Catechism of the Catholic Church
1214 This sacrament is called Baptism, after the central rite by which it is carried out: to baptize (Greek baptizein) means to "plunge" or "immerse"; the "plunge" into the water symbolizes the catechumen's burial into Christ's death, from which he rises up by resurrection with him, as "a new creature." 6
1215 This sacrament is also called "the washing of regeneration and renewal by the Holy Spirit," for it signifies and actually brings about the birth of water and the Spirit without which no one "can enter the kingdom of God." 7
1216 "This bath is called enlightenment, because those who receive this [catechetical] instruction are enlightened in their understanding
. . . ." 8 Having received in Baptism the Word, "the true light that enlightens every man," the person baptized has been "enlightened," he becomes a "son of light," indeed, he becomes "light" himself: 9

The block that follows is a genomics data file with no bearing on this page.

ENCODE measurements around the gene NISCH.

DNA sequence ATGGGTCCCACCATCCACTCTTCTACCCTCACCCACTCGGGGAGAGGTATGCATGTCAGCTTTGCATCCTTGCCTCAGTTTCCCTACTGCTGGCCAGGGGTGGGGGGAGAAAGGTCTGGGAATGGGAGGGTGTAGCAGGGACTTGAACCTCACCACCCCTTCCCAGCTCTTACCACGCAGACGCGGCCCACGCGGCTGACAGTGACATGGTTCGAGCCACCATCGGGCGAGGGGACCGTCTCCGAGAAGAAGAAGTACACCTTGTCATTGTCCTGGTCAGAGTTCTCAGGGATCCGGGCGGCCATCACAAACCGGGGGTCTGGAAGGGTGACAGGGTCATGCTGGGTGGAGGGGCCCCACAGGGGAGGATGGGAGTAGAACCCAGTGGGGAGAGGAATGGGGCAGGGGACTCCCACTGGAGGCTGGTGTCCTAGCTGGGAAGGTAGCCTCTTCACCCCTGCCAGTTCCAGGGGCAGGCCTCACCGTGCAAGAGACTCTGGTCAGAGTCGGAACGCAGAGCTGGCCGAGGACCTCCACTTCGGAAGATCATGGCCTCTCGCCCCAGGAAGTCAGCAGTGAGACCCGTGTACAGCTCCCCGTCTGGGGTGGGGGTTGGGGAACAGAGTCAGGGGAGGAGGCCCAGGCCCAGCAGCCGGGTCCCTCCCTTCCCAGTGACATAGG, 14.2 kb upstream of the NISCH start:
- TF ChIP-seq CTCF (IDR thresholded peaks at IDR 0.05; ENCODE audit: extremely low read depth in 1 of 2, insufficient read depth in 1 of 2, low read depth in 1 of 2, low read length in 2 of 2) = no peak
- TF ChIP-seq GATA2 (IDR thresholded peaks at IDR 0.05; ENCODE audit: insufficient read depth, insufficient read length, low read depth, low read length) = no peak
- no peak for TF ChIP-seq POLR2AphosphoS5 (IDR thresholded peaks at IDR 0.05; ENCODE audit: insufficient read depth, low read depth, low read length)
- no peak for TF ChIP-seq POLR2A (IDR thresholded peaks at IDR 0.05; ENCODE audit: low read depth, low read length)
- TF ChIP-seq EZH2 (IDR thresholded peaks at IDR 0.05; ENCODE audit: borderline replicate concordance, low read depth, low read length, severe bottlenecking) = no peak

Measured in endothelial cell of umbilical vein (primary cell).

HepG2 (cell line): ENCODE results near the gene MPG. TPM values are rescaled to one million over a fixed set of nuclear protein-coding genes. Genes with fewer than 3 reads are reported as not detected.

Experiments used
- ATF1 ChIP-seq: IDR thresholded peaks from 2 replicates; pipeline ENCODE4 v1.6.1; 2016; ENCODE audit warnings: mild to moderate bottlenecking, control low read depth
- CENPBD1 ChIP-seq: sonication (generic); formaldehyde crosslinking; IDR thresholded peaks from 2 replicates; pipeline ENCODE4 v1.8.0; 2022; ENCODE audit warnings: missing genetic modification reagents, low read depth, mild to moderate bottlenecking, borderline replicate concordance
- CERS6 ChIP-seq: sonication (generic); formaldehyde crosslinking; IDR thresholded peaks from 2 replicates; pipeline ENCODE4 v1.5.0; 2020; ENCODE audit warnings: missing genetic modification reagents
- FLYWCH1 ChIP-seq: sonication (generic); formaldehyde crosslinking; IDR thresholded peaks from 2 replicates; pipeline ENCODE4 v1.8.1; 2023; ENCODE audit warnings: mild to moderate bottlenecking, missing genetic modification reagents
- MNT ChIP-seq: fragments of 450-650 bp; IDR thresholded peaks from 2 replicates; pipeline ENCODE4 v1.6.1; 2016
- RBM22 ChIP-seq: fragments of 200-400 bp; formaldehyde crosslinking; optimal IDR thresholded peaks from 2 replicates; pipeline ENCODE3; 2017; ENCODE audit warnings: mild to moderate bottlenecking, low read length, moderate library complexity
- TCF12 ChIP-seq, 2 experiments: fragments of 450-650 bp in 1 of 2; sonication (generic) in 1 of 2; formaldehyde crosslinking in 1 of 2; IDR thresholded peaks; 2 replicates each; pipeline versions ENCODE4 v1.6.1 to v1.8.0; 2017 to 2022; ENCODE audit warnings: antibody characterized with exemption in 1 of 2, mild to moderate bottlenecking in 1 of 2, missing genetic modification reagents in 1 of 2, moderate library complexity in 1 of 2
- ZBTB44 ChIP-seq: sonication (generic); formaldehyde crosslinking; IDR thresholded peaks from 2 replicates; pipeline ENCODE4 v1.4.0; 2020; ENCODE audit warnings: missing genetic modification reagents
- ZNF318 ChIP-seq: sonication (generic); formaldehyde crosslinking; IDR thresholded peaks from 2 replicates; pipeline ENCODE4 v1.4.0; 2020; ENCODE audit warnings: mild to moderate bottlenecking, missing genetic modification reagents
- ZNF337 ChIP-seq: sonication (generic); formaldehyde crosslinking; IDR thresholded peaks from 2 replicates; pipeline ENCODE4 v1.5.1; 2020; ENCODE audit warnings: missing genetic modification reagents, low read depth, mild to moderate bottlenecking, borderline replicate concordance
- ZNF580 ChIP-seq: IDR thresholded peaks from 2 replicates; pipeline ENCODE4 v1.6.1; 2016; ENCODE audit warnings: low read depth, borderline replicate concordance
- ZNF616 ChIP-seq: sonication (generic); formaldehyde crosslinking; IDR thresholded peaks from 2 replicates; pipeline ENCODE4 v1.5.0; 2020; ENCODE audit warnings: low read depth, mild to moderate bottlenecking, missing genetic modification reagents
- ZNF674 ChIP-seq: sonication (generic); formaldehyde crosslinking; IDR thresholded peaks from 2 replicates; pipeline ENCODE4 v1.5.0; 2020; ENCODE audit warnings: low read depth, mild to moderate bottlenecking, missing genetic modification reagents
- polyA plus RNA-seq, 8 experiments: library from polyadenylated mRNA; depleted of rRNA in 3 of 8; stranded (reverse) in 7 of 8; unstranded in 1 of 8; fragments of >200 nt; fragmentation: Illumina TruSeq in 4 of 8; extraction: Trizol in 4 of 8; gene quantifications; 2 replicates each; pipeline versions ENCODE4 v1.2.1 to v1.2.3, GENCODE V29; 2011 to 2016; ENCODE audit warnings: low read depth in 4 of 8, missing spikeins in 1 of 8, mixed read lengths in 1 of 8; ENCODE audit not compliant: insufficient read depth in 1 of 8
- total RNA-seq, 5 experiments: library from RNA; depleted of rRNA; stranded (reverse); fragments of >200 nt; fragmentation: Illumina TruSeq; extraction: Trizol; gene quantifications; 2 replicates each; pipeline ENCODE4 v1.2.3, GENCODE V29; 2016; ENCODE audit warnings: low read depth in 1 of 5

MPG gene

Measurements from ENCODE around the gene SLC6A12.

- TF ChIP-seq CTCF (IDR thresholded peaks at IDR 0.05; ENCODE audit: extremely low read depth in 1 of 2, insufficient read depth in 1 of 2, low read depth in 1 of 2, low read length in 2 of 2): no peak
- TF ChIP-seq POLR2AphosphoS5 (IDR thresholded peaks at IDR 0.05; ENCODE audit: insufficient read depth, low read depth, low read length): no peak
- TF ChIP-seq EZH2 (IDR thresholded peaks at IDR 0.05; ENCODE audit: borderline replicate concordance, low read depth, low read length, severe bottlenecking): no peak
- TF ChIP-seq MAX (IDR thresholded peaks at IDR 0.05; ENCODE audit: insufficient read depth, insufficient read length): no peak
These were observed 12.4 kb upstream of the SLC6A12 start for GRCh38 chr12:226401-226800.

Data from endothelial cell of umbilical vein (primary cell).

Baptism is God's most beautiful and magnificent gift....We call it gift, grace, anointing, enlightenment, garment of immortality, bath of rebirth, seal, and most precious gift. It is called gift because it is conferred on those who bring nothing of their own; grace since it is given even to the guilty; Baptism because sin is buried in the water; anointing for it is priestly and royal as are those who are anointed; enlightenment because it radiates light; clothing since it veils our shame; bath because it washes; and seal as it is our guard and the sign of God's Lordship. 10
English Translation of the Cathechism of the Catholic Church for the United States of America © 1997, United States Catholic Conference, Inc.